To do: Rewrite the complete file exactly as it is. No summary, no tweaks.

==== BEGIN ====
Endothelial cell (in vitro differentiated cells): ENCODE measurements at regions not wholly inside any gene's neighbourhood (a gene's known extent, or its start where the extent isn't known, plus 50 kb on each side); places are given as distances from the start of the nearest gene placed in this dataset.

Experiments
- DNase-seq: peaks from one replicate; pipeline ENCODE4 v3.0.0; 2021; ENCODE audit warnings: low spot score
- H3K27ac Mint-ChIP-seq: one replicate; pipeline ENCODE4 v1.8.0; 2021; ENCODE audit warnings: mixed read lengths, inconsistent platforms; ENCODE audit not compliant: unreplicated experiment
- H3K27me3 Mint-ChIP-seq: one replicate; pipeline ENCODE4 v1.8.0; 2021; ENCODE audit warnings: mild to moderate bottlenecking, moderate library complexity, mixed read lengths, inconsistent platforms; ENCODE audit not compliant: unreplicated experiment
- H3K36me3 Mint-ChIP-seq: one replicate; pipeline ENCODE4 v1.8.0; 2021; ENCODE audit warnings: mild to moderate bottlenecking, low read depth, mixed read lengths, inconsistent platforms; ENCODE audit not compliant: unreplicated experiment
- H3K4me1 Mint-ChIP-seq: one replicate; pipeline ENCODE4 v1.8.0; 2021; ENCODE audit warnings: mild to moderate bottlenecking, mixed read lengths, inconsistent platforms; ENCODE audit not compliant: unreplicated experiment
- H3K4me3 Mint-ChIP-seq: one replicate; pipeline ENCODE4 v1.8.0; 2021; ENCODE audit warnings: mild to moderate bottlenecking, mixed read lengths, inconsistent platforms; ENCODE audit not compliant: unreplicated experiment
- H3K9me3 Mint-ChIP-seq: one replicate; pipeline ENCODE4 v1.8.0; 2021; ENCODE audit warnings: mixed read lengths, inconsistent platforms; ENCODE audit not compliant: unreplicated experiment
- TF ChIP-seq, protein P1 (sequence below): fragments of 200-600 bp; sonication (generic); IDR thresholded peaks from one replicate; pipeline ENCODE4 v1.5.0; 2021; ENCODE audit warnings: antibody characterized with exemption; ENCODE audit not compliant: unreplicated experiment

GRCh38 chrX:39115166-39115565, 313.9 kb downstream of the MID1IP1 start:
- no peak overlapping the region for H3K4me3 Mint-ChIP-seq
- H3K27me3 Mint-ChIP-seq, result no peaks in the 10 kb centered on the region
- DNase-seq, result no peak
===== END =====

Endothelial cell (in vitro differentiated cells): ENCODE measurements at regions not wholly inside any gene's neighbourhood (a gene's known extent, or its start where the extent isn't known, plus 50 kb on each side); places are given as distances from the start of the nearest gene placed in this dataset.

Experiments
- DNase-seq: peaks from one replicate; pipeline ENCODE4 v3.0.0; 2021; ENCODE audit warnings: low spot score
- H3K27ac Mint-ChIP-seq: one replicate; pipeline ENCODE4 v1.8.0; 2021; ENCODE audit warnings: mixed read lengths, inconsistent platforms; ENCODE audit not compliant: unreplicated experiment
- H3K27me3 Mint-ChIP-seq: one replicate; pipeline ENCODE4 v1.8.0; 2021; ENCODE audit warnings: mild to moderate bottlenecking, moderate library complexity, mixed read lengths, inconsistent platforms; ENCODE audit not compliant: unreplicated experiment
- H3K36me3 Mint-ChIP-seq: one replicate; pipeline ENCODE4 v1.8.0; 2021; ENCODE audit warnings: mild to moderate bottlenecking, low read depth, mixed read lengths, inconsistent platforms; ENCODE audit not compliant: unreplicated experiment
- H3K4me1 Mint-ChIP-seq: one replicate; pipeline ENCODE4 v1.8.0; 2021; ENCODE audit warnings: mild to moderate bottlenecking, mixed read lengths, inconsistent platforms; ENCODE audit not compliant: unreplicated experiment
- H3K4me3 Mint-ChIP-seq: one replicate; pipeline ENCODE4 v1.8.0; 2021; ENCODE audit warnings: mild to moderate bottlenecking, mixed read lengths, inconsistent platforms; ENCODE audit not compliant: unreplicated experiment
- H3K9me3 Mint-ChIP-seq: one replicate; pipeline ENCODE4 v1.8.0; 2021; ENCODE audit warnings: mixed read lengths, inconsistent platforms; ENCODE audit not compliant: unreplicated experiment
- TF ChIP-seq, protein P1 (sequence below): fragments of 200-600 bp; sonication (generic); IDR thresholded peaks from one replicate; pipeline ENCODE4 v1.5.0; 2021; ENCODE audit warnings: antibody characterized with exemption; ENCODE audit not compliant: unreplicated experiment

GRCh38 chrX:39115166-39115565, 313.9 kb downstream of the MID1IP1 start:
- no peak overlapping the region for H3K4me3 Mint-ChIP-seq
- H3K27me3 Mint-ChIP-seq, result no peaks in the 10 kb centered on the region
- DNase-seq, result no peak